One of the main challenges to the completion of the single market was in the tax field [see section 6.1]. Prior to 1992, goods and services moving within a Member State were taxed differently from those that were exported. On exportation, the product benefited from full tax remission and was in return subject to the VAT of the country of import at the crossing of borders. The tax was paid to the country in which the goods arrived at the final consumption stage. The protection, which that system afforded against tax evasion, depended on controls at borders. Without a check at the border to ensure that the goods which were the subject of an application for the reimbursement of tax had actually been exported, it would be all too easy for dishonest operators to invoice goods at the zero rate for exportation and subsequently resell them on the internal market, either free of tax, thus placing their competitors in a disadvantageous position with regard to price, or by including the tax component in the price, but keeping its amount for themselves. That would not only have constituted a loss of tax revenue for the exporting State, but also a source of serious trade distortion. For the authorities of the importing State, on the other hand, frontier controls were used to tax imported goods at the rates prevalent in the country in question, so as to collect the revenue due to them and, at the same time, make sure that these products did not unduly compete with national products.
The export refunds and import taxes, which accompanied intra-Community trade, and the resultant controls, constituted the so-called "fiscal frontiers". To remove those barriers to trade, it was vital that cross-border trade be treated in the same way as purchases and sales within a State. The Commission actually proposed that as from 1 January 1993 all sales of goods and services should be taxed at the rate of the country of origin [COM/87/321]. But the Council did not follow the Commission's lead. In conclusions of 9 October 1989, adopted unanimously (necessary condition in order to counter the proposal of the Commission) [see section 4.3], it considered that conditions could not be fulfilled for a system of taxation in the country of origin and that it was therefore necessary to continue, for a limited period, to levy VAT and excise duty in the State of consumption.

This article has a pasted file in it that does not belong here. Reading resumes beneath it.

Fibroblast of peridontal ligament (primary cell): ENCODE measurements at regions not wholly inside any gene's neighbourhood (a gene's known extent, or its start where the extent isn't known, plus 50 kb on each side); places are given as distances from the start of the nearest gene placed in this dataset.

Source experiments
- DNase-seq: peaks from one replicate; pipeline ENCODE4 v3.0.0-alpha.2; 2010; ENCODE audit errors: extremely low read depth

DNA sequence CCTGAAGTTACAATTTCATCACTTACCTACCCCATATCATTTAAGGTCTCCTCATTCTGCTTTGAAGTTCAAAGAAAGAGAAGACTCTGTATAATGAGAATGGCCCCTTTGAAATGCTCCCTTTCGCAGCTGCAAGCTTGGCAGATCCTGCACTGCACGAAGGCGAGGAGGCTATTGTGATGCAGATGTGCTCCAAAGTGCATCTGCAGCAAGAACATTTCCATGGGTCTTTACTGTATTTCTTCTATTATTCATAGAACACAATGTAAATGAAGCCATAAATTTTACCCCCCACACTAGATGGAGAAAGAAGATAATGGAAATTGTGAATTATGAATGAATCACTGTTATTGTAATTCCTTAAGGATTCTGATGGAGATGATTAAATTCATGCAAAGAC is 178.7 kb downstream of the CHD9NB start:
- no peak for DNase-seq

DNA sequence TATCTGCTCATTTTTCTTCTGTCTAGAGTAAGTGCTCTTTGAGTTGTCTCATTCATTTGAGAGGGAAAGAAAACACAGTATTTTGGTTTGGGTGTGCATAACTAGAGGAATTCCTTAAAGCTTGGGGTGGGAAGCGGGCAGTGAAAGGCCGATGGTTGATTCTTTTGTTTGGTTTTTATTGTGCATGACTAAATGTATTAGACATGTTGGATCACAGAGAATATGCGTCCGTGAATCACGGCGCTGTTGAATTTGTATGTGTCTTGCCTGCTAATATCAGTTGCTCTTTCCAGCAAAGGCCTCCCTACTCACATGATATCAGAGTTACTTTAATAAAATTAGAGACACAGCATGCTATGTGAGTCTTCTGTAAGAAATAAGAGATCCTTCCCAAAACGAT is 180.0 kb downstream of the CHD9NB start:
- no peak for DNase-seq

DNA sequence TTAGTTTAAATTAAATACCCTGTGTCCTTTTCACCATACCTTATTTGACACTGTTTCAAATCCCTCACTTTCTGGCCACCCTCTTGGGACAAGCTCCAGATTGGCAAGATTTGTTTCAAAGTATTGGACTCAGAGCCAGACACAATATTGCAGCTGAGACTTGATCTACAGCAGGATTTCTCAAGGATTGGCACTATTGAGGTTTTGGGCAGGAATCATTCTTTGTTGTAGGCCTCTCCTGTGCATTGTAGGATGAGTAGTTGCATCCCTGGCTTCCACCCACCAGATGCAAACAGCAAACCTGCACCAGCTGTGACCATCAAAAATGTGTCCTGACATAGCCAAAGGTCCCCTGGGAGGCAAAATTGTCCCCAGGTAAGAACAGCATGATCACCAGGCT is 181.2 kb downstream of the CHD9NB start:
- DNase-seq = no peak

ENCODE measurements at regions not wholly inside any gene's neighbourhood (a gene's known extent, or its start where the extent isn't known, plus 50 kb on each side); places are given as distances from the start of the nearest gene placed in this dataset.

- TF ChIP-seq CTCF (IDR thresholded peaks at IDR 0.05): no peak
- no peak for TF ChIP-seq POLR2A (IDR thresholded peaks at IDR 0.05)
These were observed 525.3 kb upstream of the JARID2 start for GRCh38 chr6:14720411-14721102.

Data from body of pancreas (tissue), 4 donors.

The Directive on the common system of value added tax stipulates that, during the operational period of the transitional VAT arrangements (where the VAT rate is that of the country of destination and not that of the country of origin), the Member States shall apply a standard VAT rate of at least 15% [Directive 2006/112]. However, the standard VAT rate varies between 15 and 25% in the twenty-seven Member States. In fact, in mid-2012 the standard VAT rate was:
- 15, in Luxembourg;
- 17, in Cyprus
- 18, in Spain and Malta;
- 19, in Germany and the Netherlands;
- 19.6, in France;
- 20, in United Kingdom, Bulgaria, Austria, Portugal, the Czech Republic, Estonia, Slovakia and Slovenia;
- 21, in Italy, Belgium, Latvia and Lithuania;
- 23, in Poland, Greece, Ireland, Portugal and Finland;
- 24, in Romania;
- 25, in Denmark, Sweden and;
- 27, in Hungary.
All the higher VAT rates existing in several Member States have been abolished, leading to a significant fall in consumer prices in some sectors, such as automobiles. The Member States however enjoy the option of applying, alongside the normal rate, one (or two) reduced VAT rates, equal to or higher than 5%, applicable only to certain goods and services of a social or cultural nature. Examples include foodstuffs, pharmaceuticals, passenger transport services, books, newspapers and periodicals, entrance to shows, museums and the like, publications and copyright, subsidised housing, hotel accommodation, social activities and medical care in hospitals. The preservation of the zero and extra-low rates (below 5%) is authorised on a transitional basis, along with reduced rates on housing other than subsidised housing, catering and children's clothes and shoes.